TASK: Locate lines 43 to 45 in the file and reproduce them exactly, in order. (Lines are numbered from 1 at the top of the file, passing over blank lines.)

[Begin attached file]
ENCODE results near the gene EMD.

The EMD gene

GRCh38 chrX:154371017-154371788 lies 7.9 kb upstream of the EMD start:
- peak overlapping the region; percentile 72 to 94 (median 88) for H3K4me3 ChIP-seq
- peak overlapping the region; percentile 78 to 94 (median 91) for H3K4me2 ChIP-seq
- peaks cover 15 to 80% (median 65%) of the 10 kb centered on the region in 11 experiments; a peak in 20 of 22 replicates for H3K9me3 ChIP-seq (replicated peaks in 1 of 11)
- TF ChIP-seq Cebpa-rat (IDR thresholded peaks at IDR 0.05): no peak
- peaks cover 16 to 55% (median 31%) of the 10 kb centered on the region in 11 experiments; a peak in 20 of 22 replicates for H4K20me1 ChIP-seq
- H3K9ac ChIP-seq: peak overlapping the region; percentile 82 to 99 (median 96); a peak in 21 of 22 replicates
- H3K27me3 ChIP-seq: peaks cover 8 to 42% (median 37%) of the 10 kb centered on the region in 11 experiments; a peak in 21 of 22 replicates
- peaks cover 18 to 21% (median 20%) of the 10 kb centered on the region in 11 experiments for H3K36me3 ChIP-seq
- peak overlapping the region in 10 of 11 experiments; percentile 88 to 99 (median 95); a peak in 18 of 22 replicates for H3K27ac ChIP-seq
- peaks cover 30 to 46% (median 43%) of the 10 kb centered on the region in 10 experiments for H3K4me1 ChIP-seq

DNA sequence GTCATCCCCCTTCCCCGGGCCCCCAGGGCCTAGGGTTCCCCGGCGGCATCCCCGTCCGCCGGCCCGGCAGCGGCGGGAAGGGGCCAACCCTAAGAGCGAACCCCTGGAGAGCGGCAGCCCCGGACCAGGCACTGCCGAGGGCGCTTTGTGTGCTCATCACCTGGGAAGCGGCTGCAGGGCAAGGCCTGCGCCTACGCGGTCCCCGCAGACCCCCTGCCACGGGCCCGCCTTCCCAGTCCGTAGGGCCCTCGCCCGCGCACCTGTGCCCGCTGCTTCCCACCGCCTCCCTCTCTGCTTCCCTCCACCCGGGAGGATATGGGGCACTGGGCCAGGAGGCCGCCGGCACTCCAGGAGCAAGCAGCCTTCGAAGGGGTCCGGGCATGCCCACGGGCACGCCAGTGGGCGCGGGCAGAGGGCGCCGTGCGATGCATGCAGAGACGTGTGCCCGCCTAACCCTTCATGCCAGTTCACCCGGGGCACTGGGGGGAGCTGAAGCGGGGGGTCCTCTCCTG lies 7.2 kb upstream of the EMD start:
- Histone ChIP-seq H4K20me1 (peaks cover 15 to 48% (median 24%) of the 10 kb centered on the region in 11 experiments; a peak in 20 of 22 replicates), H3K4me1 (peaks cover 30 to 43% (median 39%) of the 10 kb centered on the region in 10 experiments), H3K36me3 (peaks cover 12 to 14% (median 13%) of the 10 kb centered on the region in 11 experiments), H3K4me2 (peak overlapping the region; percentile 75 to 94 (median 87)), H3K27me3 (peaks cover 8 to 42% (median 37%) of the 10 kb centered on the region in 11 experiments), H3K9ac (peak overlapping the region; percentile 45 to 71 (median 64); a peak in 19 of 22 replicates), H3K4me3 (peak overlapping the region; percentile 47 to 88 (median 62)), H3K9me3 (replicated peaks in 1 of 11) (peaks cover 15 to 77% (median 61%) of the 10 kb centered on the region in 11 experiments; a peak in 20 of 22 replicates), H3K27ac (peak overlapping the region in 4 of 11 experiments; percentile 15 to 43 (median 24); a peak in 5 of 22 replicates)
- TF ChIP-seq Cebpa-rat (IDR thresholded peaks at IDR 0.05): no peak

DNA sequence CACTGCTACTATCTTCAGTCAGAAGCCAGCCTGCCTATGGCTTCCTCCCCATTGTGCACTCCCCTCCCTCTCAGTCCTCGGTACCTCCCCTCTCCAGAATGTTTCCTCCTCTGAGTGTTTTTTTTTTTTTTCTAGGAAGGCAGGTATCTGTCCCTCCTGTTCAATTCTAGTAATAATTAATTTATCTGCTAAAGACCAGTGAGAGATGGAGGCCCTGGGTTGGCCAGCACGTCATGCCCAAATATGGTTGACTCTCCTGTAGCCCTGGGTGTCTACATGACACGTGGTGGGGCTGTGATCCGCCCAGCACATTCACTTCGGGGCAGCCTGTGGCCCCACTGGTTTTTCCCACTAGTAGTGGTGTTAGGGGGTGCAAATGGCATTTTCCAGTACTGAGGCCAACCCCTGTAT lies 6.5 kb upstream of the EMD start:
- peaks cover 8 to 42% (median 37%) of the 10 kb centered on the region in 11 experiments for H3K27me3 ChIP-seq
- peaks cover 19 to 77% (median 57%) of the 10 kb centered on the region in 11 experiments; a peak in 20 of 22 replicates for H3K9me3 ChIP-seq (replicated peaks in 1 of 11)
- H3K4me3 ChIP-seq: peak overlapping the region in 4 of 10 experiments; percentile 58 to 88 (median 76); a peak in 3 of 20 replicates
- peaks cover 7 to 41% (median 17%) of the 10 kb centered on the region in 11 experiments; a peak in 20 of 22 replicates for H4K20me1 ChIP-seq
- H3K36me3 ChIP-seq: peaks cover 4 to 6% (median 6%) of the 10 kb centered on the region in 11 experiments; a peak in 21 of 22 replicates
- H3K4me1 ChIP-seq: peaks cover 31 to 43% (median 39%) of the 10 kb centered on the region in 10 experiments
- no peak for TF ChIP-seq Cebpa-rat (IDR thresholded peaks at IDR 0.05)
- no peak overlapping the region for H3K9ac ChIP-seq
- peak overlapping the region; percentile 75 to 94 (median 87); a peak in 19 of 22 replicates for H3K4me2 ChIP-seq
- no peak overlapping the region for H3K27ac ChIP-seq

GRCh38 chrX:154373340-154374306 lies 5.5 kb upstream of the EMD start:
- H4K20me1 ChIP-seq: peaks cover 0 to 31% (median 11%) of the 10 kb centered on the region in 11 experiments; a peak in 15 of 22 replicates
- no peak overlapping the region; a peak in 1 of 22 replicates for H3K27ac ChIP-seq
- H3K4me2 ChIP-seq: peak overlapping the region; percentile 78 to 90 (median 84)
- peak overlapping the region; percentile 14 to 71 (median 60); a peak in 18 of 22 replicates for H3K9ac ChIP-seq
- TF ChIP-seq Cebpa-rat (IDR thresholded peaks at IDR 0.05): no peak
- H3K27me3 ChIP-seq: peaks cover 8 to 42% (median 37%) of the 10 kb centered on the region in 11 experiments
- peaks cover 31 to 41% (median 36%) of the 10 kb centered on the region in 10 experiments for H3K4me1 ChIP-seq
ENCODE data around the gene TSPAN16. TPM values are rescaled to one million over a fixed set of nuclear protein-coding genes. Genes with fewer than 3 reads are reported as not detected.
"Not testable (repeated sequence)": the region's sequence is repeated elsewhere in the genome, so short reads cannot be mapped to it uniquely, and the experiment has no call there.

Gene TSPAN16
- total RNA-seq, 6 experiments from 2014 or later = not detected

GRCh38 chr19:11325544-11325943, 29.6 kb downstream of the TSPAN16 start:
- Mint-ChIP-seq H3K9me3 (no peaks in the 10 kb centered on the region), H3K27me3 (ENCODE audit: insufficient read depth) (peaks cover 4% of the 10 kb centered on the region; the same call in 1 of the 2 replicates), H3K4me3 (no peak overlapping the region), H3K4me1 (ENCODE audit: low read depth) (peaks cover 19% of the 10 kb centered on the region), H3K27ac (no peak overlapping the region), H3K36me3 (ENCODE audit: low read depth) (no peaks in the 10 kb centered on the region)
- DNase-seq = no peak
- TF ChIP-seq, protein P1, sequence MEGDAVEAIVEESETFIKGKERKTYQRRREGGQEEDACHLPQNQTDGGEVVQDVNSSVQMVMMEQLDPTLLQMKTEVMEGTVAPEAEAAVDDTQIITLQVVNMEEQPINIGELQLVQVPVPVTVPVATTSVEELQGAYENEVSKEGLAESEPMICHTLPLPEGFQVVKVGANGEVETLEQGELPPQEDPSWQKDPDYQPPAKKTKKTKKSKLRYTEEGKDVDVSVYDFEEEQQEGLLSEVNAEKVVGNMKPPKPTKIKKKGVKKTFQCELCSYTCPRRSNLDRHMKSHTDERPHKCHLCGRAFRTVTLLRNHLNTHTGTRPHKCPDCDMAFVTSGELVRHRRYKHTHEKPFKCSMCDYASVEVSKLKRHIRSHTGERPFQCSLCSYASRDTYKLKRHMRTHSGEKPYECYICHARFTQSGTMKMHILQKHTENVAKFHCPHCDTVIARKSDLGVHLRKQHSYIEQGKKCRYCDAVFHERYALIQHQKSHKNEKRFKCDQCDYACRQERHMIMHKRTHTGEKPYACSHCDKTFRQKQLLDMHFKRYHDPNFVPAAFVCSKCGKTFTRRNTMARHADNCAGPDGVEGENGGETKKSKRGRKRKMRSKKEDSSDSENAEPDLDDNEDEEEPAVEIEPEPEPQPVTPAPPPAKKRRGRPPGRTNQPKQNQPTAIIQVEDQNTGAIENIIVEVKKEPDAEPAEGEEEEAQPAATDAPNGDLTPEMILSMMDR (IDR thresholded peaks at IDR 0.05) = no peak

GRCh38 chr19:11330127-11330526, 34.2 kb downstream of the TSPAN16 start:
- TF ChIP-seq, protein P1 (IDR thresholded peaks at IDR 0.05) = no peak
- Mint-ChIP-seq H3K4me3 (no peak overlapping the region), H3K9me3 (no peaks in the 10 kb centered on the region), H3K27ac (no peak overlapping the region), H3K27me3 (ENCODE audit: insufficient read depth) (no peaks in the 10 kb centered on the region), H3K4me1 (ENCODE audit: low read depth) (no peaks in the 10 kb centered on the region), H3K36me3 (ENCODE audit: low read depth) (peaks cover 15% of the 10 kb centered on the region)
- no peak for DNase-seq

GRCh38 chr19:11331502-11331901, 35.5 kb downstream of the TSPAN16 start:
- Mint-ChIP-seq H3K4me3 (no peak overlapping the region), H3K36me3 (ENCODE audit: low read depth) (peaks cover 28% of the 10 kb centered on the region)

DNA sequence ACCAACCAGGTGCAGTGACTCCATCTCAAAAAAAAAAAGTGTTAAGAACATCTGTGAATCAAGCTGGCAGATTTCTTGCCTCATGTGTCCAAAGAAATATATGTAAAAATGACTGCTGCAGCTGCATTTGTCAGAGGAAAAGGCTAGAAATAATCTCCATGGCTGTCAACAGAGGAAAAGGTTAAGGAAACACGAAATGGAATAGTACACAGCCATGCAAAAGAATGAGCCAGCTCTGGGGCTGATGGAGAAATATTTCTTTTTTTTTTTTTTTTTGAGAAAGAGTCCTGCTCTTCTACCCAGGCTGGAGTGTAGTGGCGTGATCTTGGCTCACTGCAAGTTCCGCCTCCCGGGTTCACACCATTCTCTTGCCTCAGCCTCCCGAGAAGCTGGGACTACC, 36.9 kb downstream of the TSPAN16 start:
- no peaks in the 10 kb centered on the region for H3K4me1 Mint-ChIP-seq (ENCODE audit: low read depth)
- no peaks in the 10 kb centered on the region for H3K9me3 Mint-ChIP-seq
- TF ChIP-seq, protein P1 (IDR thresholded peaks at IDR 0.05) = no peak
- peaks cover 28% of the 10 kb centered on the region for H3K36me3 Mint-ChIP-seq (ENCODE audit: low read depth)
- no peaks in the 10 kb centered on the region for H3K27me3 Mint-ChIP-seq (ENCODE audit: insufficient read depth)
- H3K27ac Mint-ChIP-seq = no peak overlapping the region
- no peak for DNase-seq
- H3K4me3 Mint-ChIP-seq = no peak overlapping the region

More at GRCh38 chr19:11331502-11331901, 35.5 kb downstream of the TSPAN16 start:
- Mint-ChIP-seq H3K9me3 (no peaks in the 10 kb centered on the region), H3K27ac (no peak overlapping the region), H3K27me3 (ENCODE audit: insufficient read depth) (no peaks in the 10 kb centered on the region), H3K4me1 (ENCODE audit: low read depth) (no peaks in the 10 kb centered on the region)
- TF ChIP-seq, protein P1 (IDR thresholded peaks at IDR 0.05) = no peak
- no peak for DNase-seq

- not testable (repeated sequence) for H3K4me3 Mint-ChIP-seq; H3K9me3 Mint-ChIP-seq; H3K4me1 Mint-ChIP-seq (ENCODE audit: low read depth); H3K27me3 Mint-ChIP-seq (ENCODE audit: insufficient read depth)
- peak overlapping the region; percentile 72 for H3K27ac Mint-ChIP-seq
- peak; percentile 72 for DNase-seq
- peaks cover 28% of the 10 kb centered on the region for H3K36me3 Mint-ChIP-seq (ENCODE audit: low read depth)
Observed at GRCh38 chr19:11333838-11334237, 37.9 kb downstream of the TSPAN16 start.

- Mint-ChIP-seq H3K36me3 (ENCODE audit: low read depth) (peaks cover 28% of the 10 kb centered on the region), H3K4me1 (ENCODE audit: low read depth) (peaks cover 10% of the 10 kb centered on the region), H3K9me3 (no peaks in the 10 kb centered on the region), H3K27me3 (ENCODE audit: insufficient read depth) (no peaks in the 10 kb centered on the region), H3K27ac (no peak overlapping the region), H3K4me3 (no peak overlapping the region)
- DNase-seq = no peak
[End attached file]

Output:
- TF ChIP-seq, protein P1, sequence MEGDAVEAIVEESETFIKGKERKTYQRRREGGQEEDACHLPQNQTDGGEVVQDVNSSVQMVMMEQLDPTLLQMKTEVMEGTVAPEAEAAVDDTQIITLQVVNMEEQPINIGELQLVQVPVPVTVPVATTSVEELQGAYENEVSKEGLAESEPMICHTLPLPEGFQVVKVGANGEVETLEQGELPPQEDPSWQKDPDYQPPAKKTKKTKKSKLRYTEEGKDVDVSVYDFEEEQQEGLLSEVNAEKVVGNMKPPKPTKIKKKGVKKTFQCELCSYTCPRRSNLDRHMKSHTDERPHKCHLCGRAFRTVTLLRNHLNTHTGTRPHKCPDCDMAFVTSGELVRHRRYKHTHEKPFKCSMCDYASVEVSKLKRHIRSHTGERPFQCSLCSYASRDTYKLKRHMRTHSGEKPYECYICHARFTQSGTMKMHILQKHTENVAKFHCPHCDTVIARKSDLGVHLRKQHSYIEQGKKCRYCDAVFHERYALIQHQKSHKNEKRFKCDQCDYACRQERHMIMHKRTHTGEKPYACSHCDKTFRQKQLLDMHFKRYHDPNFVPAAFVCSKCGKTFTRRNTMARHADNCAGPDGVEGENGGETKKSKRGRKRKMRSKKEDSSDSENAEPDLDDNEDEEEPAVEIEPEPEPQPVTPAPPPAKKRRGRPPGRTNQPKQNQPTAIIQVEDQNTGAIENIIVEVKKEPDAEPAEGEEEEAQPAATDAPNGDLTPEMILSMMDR (IDR thresholded peaks at IDR 0.05) = no peak

GRCh38 chr19:11330127-11330526, 34.2 kb downstream of the TSPAN16 start:
- TF ChIP-seq, protein P1 (IDR thresholded peaks at IDR 0.05) = no peak